JUAN: So... I'm gonna talk about the wealth gap. Right? Because people of color are less likely to get a business loan, which are based on good credit, collateral documentation, and in some cases cash flow forecast. So imagine opening up a business, right, in your own neighborhood, but you can't, because you still need to get that... You still need to have that good credit. You need to have a cash flow forecast. Like... How is that gonna happen? So this meant... This story... This man basically stole this recipe from another chef, a person of color, and opened up a restaurant in South Central. The first restaurant. And now he has chains of this restaurant. And to this day, a lot of the workers in these restaurants are Asian-Americans. If you go to, like, at least three of these locations in that neighborhood, they're all served by Asian-Americans. Served to, again, Black and Latino population. So what I wanted to go with this was... To talk about not just the wealth gap with that, but also the dynamic of—the power dynamic that some of these people have with the community of color. It's that you'll see cases such as... The TacoGate that happened earlier this year in Portland. Where these two white women started selling street food here in Portland. Right?
JUAN: But when we talk about why race matters, it's when you look into these types of problems that exist. One, again, how do you get a business loan? Right? And then... I mean, that's one of the main ones. And so I'll speak... I'll go a little bit forward and talk about Rick Bayless. And Rick Bayless is a chef. Has a show on a network. Public network. And I wanted to talk about him specifically, because he did an episode on Puerto Escondido. That's the place where I'm from. Oaxaca, which was the state that was recently hit by the earthquake last week. It's a coastal town. And so Rick Bayless did a show there about cooking fish. Right? There's a traditional way of cooking fish in my hometown. So the way that he cooked his fish was from a chimney. So you had a chimney, and he was cooking this fish. But the reason why I wanted to speak about him is because there is this Guide Complex. That I have the power to take you to a place that you've already been. The USA is so... I forget the word here. But we have so much to contribute, with so many writers. So many writers of color and producers of color. That it takes this one white man to go to a small town in Mexico to produce a story on how to fry fish. So... For me, it's very important to bring that up. And the guy said that race was not a factor. So the healing process is here. Feminism, right? There's a quote from Edwidge Danticat. Who argues that: Cooking is writing. Women's food preparation becomes a historical text and mode of communication that helps to heal the experience of oppression. Right?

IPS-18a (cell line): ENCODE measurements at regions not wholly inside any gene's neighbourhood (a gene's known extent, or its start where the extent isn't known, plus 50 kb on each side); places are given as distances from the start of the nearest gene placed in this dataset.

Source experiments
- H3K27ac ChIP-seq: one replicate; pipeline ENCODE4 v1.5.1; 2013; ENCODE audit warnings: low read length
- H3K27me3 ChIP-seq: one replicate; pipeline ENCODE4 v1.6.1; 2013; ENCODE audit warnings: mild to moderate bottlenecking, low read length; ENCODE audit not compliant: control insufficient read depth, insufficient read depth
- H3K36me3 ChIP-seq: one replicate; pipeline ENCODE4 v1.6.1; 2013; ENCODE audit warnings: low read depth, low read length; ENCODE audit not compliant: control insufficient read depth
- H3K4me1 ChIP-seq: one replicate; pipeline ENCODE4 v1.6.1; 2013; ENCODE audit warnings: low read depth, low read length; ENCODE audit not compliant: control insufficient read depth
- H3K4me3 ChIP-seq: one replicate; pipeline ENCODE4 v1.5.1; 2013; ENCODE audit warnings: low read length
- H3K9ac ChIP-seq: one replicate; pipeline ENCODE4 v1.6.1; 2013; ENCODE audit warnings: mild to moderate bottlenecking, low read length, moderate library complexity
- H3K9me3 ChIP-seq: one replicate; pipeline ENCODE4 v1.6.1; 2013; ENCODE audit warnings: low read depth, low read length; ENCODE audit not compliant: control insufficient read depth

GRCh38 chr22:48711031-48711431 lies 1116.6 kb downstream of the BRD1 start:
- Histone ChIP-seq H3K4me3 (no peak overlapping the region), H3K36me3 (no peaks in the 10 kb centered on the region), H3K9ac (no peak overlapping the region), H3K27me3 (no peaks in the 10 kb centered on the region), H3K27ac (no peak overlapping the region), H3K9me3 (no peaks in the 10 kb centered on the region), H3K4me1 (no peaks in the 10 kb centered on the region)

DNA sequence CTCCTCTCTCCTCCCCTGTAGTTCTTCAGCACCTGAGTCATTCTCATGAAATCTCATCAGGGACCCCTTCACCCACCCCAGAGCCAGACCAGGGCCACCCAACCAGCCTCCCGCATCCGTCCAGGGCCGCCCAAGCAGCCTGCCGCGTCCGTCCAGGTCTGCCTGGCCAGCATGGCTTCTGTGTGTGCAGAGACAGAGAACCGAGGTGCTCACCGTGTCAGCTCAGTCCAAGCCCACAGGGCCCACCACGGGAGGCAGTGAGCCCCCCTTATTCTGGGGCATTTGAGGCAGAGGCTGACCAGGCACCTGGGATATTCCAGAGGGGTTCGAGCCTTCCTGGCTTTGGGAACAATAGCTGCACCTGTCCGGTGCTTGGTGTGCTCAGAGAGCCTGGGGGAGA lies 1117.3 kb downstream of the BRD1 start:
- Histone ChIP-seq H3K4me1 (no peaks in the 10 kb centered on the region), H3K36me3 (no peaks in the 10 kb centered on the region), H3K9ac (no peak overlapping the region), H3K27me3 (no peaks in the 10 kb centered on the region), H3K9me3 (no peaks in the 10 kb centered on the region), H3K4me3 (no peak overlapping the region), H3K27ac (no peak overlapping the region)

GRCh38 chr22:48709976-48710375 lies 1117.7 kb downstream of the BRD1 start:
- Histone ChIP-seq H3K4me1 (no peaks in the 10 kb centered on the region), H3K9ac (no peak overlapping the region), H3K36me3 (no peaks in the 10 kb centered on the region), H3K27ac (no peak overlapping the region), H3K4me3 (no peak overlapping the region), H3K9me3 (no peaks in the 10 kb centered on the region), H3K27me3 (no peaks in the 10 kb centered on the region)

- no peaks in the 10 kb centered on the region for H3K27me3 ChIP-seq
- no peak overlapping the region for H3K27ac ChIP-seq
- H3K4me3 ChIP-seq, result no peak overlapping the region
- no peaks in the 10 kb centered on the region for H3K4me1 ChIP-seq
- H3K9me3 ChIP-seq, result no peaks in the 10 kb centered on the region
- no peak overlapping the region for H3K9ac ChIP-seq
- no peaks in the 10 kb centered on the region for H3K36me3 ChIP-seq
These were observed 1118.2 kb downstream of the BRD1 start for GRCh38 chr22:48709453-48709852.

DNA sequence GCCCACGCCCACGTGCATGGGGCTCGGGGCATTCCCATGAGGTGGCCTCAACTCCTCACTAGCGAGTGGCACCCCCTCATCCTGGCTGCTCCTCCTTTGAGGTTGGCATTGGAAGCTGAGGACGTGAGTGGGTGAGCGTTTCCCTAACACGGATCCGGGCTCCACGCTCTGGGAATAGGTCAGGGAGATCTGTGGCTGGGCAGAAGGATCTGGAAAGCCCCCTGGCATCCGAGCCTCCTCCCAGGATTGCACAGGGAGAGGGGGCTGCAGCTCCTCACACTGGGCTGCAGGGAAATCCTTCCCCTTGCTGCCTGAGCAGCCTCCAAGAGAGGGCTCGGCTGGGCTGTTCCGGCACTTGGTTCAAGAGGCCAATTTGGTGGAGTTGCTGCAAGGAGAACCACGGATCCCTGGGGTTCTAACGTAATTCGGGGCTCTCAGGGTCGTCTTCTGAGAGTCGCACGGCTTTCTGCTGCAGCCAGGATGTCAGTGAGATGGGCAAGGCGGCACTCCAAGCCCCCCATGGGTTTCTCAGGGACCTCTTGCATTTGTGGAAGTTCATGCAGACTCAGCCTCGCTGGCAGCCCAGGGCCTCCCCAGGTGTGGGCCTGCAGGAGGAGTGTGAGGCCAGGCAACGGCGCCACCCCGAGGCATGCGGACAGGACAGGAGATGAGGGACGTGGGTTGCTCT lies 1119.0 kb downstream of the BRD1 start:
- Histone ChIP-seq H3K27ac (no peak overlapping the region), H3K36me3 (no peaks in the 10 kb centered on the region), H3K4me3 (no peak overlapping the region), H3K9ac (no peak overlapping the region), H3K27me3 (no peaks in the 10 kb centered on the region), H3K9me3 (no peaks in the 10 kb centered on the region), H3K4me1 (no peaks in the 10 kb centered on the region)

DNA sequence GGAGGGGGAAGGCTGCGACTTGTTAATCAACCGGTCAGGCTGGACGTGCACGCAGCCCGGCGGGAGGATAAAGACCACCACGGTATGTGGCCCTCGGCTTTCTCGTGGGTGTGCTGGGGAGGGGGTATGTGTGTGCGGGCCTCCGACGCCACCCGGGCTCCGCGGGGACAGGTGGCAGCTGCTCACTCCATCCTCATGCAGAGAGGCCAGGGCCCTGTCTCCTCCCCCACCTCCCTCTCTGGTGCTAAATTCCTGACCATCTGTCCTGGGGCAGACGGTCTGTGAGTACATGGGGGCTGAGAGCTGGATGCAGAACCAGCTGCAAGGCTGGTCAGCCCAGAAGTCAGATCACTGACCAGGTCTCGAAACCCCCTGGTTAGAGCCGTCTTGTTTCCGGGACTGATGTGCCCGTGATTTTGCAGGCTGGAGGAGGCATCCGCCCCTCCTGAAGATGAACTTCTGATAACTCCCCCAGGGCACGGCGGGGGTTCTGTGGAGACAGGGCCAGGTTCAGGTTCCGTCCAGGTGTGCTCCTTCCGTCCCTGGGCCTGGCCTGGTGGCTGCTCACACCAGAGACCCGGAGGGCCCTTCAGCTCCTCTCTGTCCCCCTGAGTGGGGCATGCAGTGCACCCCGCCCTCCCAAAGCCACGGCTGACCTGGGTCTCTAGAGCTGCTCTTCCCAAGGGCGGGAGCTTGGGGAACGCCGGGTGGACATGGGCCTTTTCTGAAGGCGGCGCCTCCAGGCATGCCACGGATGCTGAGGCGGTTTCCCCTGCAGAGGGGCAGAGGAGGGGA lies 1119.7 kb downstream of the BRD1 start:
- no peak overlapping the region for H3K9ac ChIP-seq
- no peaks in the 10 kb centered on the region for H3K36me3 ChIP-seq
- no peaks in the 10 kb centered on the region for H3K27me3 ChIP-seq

JUAN: And for me, I go back to that quote and think about mole. Right? Mole is one of those traditional foods that takes weeks to prepare. So mole is you and your Grandma, in the kitchen, for weeks. So that's a personal connection you'll have. With your family. To create something. So a 20-minute video of a man cooking a fish does not justify a two-week... I don't know... Kitchen time with your family. So for us, food is healing. Food is story. Food is history for us. And all I want to say is that... These food writers or people who always come up to us and tell us, “Hey, can I cook that food? Is it bad to cook that food? Am I—I don't know—being disrespectful by cooking that food?” It's not. Cook your food. Do your thing. Just... If you're gonna open up a business, you have to know this before you open up your business. It's that... There's consequences. You can't just take something and run with it, because there's already roots founded in that. With that being said, I want to thank you guys for having me here.